This project demonstrates superior speed to Matlab's inbuilt histcounts function and provides an adaptive function (hist_adaptive_method) that automatically picks the fastest method.
The brute force approach to histogramming is to compare each bin to each data value (or *count*) and gives a complexity **O(n·m)** where *n* is the number of data values and *m* is the number of bins. This can be improved by two algorithms.
1. **Bin Search, O(n·log(m))**: For each count do a binary search for the histogram bin that it should go into and then increment that bin. Because the bins are already ordered then there is no sorting needed. Best when m>>n (sparse histogramming).
2. **Count Search, O(m·log(n))**: For each bin edge do a binary search to find the nearest data index. Use the difference in this data index between bins to give the number of counts. Must have ordered data for the search to work, sorting first would cost **O(n·log(n))** and would make this method slower unless repeated histogramming was needed. Best when n>>m (dense histogramming) which is the more common use case. (this is the method shown in the logo)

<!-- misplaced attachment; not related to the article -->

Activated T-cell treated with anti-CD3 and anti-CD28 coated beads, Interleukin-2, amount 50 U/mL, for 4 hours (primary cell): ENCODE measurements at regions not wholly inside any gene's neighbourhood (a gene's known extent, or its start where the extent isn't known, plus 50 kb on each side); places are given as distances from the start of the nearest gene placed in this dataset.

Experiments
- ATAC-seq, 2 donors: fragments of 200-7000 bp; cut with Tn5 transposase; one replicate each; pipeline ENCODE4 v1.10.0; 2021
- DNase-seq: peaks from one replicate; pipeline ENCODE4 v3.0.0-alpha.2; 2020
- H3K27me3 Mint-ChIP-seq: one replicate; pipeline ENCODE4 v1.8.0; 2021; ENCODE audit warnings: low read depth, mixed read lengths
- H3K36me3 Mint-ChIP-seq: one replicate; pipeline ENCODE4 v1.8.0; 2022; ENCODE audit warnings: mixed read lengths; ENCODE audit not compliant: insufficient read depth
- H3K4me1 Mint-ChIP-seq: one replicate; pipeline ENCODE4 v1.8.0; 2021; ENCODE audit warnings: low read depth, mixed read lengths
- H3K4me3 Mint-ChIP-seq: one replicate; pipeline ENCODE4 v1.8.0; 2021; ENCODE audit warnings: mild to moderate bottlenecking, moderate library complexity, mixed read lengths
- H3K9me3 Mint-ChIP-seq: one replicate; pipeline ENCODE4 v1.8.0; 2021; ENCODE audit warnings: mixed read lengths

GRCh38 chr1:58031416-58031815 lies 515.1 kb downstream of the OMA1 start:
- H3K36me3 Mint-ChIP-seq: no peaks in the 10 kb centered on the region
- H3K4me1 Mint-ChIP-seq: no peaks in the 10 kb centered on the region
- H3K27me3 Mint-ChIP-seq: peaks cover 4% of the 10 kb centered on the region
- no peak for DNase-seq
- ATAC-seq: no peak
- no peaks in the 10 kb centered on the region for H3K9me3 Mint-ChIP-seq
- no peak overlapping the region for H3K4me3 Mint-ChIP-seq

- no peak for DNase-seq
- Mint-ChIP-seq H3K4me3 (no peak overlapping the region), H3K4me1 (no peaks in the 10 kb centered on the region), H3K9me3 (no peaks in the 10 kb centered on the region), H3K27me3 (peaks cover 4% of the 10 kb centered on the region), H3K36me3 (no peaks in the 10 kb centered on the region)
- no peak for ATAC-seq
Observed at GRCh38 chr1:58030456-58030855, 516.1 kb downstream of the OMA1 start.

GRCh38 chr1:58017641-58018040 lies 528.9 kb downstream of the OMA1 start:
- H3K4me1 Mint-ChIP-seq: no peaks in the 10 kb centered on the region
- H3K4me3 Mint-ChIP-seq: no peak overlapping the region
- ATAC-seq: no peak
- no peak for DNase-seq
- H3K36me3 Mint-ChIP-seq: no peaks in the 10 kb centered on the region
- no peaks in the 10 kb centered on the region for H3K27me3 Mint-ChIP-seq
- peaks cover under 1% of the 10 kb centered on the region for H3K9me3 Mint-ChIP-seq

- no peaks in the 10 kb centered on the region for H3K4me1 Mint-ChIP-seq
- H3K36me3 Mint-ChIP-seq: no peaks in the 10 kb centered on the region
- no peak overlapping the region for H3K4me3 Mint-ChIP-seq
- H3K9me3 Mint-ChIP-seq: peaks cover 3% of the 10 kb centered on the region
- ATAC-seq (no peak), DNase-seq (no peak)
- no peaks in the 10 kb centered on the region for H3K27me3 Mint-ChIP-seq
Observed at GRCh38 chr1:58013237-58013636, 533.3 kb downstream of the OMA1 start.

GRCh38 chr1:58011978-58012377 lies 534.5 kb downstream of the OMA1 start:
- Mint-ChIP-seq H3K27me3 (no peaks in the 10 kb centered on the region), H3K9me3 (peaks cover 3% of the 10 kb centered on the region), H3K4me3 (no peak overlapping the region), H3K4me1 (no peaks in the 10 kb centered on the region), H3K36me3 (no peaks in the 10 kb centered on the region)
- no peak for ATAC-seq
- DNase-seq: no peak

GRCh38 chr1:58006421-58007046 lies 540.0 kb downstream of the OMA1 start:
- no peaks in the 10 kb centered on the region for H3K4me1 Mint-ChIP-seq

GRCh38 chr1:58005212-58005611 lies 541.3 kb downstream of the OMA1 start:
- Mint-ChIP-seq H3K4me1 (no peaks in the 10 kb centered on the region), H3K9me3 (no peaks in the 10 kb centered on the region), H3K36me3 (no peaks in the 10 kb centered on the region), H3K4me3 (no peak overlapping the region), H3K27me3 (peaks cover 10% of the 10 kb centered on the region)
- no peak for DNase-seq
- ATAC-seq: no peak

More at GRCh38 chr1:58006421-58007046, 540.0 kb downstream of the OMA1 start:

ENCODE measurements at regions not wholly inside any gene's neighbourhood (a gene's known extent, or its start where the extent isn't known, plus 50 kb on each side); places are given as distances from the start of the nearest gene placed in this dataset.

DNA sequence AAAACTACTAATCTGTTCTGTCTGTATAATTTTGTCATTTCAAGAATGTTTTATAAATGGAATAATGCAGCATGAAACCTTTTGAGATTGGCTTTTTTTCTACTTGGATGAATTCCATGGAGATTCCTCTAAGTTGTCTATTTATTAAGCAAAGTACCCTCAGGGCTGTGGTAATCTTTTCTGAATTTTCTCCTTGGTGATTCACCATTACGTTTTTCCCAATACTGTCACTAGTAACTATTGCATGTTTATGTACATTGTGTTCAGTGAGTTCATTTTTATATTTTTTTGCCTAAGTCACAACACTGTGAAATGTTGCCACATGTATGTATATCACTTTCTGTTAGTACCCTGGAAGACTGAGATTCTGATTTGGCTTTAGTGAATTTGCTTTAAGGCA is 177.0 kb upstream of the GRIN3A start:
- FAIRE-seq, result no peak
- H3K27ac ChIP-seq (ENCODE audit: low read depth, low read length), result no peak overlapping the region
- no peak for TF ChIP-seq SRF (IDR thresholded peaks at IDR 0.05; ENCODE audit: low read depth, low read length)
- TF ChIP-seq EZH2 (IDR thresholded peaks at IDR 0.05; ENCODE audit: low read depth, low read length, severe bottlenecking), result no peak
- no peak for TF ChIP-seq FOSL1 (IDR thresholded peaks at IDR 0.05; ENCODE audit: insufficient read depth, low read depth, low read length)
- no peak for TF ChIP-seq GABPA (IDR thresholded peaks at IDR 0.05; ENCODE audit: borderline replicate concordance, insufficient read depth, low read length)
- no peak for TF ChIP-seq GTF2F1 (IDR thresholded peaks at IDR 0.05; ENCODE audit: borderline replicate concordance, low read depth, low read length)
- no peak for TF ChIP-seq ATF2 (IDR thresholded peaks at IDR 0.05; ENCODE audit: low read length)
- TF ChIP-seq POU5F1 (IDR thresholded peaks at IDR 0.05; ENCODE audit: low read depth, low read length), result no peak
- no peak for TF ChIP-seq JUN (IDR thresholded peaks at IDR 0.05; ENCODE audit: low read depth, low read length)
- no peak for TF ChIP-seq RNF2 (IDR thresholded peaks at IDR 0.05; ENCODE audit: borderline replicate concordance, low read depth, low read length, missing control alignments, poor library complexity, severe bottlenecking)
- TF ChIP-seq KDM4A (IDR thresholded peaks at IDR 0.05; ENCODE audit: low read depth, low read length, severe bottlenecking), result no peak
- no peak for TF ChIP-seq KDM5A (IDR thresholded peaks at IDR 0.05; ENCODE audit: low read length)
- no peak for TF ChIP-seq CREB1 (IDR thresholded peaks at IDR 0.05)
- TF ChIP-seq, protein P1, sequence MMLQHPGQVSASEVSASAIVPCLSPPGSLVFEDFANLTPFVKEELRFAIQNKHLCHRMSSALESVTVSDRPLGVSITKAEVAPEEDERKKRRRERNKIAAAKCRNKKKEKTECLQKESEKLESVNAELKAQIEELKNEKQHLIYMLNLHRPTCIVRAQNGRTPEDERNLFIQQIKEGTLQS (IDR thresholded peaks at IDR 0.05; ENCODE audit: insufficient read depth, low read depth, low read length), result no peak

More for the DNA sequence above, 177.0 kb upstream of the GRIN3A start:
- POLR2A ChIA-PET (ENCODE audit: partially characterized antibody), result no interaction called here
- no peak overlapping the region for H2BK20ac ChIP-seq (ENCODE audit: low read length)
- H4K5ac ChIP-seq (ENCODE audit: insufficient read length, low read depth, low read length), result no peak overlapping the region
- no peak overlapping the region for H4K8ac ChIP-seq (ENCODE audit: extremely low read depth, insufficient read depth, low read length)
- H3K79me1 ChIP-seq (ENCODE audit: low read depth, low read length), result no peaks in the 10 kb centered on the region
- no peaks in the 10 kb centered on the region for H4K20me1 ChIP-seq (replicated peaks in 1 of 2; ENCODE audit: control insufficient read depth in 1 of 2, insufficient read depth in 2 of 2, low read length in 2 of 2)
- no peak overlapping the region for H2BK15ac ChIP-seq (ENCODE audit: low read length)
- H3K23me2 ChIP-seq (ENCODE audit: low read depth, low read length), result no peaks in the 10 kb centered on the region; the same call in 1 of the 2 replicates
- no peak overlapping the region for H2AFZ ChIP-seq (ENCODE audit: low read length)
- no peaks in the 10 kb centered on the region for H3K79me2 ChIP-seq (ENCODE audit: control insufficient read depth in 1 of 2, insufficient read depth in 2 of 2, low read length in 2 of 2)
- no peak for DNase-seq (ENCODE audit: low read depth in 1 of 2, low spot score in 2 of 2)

bin_counts=hist_count_search(data,edges) (WARNING SORTED DATA REQUIRED)
I observe empirically (see /figs/scaling_comparison.png & hist_scaling_test) that there is a fairly complex dependence of which algorithm is best on the value of n and m. I have implemented a function that does a good job of picking the fastest method.
Bryce Henson (2023). fast_search_histogram (https://github.com/brycehenson/fast_search_histogram), GitHub. Recuperado .
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